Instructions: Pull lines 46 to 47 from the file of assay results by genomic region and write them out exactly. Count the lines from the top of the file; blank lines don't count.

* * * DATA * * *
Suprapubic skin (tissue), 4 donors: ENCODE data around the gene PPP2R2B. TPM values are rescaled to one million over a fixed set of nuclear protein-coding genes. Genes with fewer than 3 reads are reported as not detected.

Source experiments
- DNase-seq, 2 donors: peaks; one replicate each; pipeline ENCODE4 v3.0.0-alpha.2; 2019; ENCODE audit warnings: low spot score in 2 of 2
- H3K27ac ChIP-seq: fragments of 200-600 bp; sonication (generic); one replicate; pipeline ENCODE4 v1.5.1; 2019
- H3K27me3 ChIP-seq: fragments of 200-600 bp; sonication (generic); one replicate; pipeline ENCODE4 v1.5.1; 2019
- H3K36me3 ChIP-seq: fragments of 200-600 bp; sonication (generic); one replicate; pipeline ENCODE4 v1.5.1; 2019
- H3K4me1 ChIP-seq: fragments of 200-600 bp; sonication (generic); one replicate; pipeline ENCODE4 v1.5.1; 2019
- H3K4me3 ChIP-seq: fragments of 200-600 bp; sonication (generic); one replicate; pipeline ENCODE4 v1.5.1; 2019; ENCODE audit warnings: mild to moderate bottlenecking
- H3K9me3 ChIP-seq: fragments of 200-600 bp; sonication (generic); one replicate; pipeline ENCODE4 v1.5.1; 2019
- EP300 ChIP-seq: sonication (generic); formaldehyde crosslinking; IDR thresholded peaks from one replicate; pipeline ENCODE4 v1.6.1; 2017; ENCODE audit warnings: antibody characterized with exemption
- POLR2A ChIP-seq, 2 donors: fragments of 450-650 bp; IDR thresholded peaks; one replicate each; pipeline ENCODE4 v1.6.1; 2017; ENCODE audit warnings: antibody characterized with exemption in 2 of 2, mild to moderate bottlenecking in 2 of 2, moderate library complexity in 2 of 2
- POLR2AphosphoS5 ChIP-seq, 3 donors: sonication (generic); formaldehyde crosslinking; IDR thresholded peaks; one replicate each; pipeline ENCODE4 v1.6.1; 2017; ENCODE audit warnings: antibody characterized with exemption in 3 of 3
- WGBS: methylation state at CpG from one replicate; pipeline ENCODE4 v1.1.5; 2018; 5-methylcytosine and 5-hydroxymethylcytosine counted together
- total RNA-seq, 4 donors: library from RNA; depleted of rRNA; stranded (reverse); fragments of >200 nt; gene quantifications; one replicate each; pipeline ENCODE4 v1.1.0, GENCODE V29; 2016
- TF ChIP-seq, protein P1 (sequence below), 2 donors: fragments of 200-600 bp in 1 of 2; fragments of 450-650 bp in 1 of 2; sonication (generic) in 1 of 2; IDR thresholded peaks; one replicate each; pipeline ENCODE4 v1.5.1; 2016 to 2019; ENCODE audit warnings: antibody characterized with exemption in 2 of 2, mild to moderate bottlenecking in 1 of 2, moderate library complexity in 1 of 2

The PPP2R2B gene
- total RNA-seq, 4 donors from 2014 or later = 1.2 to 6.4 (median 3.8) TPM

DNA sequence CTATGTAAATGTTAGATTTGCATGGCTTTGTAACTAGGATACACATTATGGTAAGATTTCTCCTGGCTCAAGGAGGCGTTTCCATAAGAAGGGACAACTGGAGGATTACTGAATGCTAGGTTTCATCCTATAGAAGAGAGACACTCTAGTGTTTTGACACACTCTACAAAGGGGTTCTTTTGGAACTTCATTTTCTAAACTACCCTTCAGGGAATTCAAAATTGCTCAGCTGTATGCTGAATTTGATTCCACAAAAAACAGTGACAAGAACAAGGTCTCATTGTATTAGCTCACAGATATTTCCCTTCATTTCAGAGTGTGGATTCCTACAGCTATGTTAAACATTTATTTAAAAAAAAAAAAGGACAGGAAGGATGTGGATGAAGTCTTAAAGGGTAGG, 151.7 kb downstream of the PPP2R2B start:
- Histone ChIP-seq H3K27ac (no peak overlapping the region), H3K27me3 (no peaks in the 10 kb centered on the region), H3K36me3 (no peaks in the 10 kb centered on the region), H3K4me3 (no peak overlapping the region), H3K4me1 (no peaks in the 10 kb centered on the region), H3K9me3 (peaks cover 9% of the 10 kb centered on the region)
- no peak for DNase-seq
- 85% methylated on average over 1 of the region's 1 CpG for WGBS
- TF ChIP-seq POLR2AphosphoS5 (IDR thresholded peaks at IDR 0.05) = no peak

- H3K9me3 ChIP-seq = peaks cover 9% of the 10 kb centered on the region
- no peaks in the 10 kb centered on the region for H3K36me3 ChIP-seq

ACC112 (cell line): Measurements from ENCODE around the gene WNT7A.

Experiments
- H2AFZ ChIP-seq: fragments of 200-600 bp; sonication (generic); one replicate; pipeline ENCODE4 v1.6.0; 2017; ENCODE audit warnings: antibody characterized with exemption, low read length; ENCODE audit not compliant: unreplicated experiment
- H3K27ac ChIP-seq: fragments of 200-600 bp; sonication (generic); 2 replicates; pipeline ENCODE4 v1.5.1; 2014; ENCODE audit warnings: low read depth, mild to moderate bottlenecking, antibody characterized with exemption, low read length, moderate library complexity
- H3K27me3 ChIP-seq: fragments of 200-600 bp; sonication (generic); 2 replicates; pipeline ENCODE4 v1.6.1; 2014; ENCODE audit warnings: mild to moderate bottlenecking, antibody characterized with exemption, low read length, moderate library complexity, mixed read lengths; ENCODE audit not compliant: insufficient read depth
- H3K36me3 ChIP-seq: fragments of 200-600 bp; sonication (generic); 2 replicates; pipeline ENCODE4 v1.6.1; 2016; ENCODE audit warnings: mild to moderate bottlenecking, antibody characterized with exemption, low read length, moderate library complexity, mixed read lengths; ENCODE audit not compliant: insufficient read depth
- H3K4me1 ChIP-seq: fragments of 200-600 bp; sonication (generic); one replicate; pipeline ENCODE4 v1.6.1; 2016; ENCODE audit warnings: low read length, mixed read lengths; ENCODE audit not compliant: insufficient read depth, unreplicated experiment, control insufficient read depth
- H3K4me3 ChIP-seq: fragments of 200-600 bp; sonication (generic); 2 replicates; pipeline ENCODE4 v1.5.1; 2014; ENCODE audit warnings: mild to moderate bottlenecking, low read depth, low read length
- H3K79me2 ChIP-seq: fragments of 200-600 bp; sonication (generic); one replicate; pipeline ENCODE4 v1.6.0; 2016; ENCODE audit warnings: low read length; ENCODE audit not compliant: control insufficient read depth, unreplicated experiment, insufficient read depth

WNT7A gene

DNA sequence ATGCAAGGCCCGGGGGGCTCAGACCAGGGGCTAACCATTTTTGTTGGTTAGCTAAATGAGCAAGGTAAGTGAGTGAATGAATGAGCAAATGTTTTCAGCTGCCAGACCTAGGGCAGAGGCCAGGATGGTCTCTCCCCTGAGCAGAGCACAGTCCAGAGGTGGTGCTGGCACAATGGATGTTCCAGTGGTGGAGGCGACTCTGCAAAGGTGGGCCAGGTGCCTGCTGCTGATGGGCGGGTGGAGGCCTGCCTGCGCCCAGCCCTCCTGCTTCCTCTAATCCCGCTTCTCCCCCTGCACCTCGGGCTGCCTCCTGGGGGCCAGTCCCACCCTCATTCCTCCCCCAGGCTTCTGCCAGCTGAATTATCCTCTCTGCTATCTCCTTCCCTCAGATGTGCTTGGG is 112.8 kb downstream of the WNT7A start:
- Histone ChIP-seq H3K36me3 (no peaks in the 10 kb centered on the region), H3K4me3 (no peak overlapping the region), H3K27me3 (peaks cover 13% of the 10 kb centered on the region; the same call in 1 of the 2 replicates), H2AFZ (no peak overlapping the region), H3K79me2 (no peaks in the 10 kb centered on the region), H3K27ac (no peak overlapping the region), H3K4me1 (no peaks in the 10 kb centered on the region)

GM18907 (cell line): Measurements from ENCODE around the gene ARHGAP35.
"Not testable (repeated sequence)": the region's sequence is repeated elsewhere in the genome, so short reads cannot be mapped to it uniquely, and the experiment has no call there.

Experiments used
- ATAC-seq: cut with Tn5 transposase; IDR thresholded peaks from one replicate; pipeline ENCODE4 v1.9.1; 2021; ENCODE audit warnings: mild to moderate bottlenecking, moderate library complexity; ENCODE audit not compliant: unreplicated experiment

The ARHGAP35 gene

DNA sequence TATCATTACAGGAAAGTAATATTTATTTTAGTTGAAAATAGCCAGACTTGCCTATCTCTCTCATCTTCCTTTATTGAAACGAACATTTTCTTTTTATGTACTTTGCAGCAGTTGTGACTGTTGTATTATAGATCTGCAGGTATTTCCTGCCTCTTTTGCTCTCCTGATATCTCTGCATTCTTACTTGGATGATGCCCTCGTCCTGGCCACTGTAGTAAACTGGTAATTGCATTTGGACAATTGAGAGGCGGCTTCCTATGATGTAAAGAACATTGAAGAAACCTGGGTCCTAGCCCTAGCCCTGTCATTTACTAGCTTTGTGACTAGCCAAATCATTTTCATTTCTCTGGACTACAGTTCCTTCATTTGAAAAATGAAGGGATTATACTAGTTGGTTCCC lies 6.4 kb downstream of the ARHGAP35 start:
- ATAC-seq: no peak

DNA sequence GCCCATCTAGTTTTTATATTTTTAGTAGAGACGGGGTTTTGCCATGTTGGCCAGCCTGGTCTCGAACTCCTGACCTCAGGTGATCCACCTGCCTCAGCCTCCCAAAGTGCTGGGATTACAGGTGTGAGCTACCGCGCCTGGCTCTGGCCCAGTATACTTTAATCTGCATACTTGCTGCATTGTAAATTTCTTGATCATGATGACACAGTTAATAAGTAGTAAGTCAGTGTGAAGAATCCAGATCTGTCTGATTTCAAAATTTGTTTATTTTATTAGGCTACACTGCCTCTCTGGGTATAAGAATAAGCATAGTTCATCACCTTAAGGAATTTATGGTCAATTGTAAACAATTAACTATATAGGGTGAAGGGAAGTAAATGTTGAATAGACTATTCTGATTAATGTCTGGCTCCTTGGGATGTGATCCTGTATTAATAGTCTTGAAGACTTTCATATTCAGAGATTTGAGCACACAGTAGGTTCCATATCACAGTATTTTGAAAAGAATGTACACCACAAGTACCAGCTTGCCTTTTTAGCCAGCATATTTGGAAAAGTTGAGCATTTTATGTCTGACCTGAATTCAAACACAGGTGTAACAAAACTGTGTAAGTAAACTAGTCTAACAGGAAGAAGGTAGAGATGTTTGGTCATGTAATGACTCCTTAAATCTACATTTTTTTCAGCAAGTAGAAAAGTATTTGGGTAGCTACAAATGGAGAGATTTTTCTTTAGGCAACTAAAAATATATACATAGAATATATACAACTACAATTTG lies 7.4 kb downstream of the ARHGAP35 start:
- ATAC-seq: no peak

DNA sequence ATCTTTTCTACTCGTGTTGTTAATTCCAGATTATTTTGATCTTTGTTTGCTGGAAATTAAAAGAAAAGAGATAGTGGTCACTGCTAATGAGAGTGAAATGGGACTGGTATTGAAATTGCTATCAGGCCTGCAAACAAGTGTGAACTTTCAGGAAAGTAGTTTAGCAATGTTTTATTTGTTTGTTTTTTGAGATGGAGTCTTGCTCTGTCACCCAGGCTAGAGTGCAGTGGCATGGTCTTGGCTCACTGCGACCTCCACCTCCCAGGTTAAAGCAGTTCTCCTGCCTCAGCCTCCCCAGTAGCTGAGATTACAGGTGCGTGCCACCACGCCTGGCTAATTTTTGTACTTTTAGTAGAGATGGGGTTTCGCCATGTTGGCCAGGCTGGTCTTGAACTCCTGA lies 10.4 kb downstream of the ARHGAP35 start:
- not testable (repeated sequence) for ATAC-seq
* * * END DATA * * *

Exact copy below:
DNA sequence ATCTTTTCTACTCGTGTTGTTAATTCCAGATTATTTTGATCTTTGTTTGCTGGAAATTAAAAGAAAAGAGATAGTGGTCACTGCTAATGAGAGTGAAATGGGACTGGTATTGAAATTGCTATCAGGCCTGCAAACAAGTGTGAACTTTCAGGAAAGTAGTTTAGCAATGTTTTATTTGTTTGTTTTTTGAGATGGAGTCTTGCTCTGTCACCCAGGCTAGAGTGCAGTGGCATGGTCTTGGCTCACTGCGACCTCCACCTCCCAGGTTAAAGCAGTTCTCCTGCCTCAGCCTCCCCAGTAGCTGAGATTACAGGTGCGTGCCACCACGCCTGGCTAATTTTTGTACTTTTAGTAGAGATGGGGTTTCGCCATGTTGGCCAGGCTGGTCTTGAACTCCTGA lies 10.4 kb downstream of the ARHGAP35 start:
- not testable (repeated sequence) for ATAC-seq